But what if the events of Jan. 6, like the Beer Hall Putsch, only mark the beginning of the rise of the far-right? After all, militant right-wing nationalism as a political force in American life will not disappear. The question is how the Republicans will deal with Trump’s legacy and with his most fanatical supporters. Back in 1923, German elites and conservatives were similarly split over the question of how to position themselves vis-a-vis the Nazis. While Bavarian conservatives (the Bavarian People’s Party) cut all ties with Hitler, the German National People’s Party (DNVP) did not. Once Hitler started to chalk up some success at the ballot box in the wake of the Great Depression, many conservatives continued to think that they could instrumentalize the far-right for their own purposes, just as Trump has attempted to do.

This strategy turned out to be a disaster. In 1933, the grizzled German president, Paul von Hindenburg, was convinced by his conservative friends that they could use Hitler’s growing popular support for their own agenda by “framing” him as a puppet chancellor of a coalition government in which the conservatives would call the shots. They believed that they would “ride Hitler like a horse”—only to find out within weeks that they had woefully underestimated the Nazis, just like Italian conservatives had underestimated Mussolini 10 years earlier.

The GOP and Americans more generally will need to take a much tougher stance against those threatening its democratic institutions. In January 1933, the largest democratic party in Germany, the SPD, failed to use its most powerful weapon against the Nazis—calling a general strike. This policy had already been pursued successfully in 1920, when General Erich Ludendorff staged the Kapp Putsch only to be thwarted by labor unions and civil servants. In 1933, the SPD feared—perhaps rightly—that such a move would trigger a terrible civil war, one which the supporters of democracy were likely to lose in the absence of support from the armed forces.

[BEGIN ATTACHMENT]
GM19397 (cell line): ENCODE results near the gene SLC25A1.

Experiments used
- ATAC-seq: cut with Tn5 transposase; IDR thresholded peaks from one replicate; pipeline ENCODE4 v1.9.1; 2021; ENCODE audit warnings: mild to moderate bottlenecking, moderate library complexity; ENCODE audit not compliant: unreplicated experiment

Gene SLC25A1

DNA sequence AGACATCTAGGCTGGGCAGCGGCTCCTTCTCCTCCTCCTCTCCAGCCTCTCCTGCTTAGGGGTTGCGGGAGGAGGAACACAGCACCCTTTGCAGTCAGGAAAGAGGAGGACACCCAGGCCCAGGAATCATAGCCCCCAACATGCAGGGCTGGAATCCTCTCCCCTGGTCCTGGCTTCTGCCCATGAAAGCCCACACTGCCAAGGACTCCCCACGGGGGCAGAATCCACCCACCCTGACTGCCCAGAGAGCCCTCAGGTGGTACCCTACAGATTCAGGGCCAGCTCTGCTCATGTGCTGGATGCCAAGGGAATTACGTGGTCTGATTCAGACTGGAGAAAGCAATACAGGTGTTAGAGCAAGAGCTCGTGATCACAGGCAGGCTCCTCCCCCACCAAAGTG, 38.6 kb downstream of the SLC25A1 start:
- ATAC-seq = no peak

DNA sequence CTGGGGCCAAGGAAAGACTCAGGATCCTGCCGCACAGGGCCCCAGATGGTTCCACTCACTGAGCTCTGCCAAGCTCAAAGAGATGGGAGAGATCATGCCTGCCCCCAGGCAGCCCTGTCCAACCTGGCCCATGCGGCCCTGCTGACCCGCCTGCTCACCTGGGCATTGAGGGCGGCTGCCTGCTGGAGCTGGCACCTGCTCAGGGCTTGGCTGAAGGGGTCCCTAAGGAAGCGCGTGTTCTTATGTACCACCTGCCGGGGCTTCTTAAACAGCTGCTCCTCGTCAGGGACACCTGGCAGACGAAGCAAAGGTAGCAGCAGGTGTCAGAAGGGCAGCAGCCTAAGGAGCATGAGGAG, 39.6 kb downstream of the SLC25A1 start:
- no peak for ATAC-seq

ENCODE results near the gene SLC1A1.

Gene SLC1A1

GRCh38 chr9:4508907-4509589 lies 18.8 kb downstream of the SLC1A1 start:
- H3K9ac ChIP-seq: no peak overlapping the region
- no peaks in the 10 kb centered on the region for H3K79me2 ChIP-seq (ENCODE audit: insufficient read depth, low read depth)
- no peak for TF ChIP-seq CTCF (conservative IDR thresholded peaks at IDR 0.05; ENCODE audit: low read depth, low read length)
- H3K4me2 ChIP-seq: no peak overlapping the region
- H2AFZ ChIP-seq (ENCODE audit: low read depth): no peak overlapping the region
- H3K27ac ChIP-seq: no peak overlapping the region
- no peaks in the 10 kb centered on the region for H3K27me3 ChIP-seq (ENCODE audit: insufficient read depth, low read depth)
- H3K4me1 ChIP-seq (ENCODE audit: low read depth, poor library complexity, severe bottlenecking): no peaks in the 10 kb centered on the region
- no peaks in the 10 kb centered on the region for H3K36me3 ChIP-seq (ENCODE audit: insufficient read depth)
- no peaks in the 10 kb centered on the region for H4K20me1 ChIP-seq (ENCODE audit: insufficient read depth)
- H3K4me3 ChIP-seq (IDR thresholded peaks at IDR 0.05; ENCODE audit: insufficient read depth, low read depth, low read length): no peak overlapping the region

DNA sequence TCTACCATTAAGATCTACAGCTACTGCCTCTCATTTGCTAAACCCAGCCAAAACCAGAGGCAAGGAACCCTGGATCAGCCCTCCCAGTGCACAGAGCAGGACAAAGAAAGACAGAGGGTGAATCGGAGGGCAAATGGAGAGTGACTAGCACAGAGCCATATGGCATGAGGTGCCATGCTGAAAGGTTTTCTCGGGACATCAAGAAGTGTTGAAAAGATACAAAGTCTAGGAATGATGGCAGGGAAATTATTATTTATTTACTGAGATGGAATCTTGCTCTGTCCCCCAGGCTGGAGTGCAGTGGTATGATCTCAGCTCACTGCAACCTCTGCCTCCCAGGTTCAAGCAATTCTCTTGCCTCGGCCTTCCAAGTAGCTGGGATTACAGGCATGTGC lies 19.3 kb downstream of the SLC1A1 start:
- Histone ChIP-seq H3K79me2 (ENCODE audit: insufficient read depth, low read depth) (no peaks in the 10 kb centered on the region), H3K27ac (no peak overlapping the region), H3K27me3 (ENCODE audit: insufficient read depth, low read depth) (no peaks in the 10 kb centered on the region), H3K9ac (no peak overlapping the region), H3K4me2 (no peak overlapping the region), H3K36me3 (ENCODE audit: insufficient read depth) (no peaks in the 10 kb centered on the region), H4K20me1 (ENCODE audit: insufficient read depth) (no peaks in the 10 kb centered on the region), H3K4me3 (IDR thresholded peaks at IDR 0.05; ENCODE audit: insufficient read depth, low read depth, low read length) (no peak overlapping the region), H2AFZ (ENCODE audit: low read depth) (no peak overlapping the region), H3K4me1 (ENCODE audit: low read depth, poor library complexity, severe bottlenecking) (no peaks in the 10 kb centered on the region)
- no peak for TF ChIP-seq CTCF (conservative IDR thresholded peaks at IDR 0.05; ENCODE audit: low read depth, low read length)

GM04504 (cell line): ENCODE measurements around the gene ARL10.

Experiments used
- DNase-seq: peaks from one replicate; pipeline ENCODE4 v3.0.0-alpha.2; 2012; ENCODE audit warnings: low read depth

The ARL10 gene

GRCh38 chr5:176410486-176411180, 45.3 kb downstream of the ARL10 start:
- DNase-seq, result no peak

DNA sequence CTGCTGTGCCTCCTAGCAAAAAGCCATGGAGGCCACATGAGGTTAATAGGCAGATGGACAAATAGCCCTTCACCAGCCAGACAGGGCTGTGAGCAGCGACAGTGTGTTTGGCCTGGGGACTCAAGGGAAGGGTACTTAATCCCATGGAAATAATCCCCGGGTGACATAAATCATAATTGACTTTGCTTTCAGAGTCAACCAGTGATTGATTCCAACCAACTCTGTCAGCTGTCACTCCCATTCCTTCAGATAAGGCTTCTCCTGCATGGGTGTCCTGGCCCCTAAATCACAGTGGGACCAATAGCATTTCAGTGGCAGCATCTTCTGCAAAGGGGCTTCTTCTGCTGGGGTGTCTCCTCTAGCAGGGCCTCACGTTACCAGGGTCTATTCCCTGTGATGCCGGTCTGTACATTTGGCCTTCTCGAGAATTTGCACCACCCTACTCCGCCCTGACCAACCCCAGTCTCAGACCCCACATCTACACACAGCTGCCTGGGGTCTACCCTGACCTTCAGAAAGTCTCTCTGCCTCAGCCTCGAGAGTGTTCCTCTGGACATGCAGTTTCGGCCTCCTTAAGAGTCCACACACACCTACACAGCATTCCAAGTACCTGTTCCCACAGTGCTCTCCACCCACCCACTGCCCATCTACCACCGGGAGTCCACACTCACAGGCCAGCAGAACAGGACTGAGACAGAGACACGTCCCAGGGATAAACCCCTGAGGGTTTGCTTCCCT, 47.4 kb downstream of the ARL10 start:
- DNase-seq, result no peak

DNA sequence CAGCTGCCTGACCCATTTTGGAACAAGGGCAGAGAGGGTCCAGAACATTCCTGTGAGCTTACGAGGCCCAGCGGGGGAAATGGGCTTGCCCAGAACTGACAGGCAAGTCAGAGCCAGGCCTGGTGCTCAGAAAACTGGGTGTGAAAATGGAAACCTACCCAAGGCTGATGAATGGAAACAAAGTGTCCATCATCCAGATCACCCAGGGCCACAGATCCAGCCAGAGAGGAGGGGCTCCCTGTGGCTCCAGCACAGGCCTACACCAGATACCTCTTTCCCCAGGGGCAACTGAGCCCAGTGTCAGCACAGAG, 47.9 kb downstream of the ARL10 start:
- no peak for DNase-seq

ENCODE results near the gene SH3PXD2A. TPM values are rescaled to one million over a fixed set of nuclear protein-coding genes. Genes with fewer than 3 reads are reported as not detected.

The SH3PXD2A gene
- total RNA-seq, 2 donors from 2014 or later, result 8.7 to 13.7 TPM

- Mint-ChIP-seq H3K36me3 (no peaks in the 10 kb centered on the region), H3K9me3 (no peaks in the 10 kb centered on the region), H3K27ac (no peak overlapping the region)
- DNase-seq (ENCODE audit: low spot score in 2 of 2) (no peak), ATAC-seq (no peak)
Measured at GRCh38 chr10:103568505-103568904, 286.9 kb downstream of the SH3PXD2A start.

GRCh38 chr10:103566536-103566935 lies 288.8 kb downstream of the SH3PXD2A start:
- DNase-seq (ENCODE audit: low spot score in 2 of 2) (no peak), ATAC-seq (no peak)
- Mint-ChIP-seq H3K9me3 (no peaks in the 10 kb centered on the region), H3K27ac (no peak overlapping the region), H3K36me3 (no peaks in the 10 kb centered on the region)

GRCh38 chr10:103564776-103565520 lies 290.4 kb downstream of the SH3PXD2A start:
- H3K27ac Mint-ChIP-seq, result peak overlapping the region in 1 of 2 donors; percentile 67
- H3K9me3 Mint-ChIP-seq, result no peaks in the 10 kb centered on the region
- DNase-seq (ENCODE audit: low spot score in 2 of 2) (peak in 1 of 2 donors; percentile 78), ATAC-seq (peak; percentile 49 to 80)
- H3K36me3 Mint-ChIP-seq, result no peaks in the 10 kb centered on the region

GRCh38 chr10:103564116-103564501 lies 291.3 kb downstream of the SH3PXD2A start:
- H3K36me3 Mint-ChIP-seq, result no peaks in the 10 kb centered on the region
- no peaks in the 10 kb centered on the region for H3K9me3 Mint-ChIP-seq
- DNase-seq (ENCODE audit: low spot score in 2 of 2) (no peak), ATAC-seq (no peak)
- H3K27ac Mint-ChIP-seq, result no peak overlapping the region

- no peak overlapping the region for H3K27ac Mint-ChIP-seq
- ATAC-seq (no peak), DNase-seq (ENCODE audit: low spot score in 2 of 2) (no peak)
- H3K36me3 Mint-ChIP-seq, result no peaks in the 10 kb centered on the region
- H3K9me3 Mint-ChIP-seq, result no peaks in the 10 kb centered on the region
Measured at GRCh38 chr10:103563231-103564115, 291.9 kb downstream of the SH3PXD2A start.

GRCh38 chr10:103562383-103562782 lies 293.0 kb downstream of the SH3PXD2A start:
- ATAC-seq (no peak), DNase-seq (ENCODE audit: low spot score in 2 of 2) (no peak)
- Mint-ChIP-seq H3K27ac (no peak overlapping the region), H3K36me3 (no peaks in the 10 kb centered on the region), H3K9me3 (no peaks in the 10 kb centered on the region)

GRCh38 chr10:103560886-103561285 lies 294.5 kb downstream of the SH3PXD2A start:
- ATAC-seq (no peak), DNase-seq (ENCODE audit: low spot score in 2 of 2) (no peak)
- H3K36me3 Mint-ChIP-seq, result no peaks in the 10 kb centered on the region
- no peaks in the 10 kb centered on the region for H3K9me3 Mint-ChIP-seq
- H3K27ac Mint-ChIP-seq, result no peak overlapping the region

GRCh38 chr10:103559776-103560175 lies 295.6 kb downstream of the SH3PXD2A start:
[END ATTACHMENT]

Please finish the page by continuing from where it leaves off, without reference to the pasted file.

After the horrors of World War II, the Federal Republic of Germany reinvented itself as a wehrhafte Demokratie—a “well-fortified” defensive democracy whose constitutional court has repeatedly banned extremist political parties and groups, while the German armed forces are no longer a state within the state. In the United States, even if the armed forces have shown no sign of siding with extremists, the shocking scenes at the Capitol demonstrate that extremists could potentially pose a real threat to democratic norms and the rule of law. Armed insurrections against the Biden administration remain a distinct possibility in the future. Yet they are bound to fail, if the defenders of democracy remain vigilant and determined.

A second lesson to be learnt from Weimar is that the battle for truth matters.  Hitler’s rise to power and the demise of democracy in Germany were aided by the Nazis’ ability to create and spread “alternative facts”. From the stab-in-the-back myth to narratives about Jewish world conspiracies designed to undermine Germany, these fake news stories played a central role in Hitler’s propaganda even if democrats repeatedly insisted that they were untrue. In the early 1930s, the supporters of Weimar lost the battle for truth as Hitler successfully convinced many voters that democracy was un-German form of government, imposed on the country by the victors of World War I, and incapable of ending the depression.

There is no doubt that Hitler would have loved social media. He was always keen to use the latest technologies—notably radio and film—to spread his alternative truth. The reach of social media and its ability to bypass the quality control and fact-checking offered by serious news outlets has accelerated the ability to spread conspiracy theories unfiltered. A recent article in the Washington Post stated that Trump had made more than 30,000 factually false or misleading statements during his presidency. Against this background it will be vital, as Biden said in his inauguration speech, to “reject a culture where facts are manipulated—and even manufactured.”

Disinformation and conspiracy theories—including those about the “rigged election”—are a major threat to democratic institutions and processes. To regain that faith in democracy will be the central challenge in the coming years. It may well be the deciding factor in whether the American republic experiences a real “Weimar moment” down the road.

Robert Gerwarth is a professor of modern history at University College Dublin and director of the Centre for War Studies. He is the author of The Vanquished: Why The First World War Failed to End.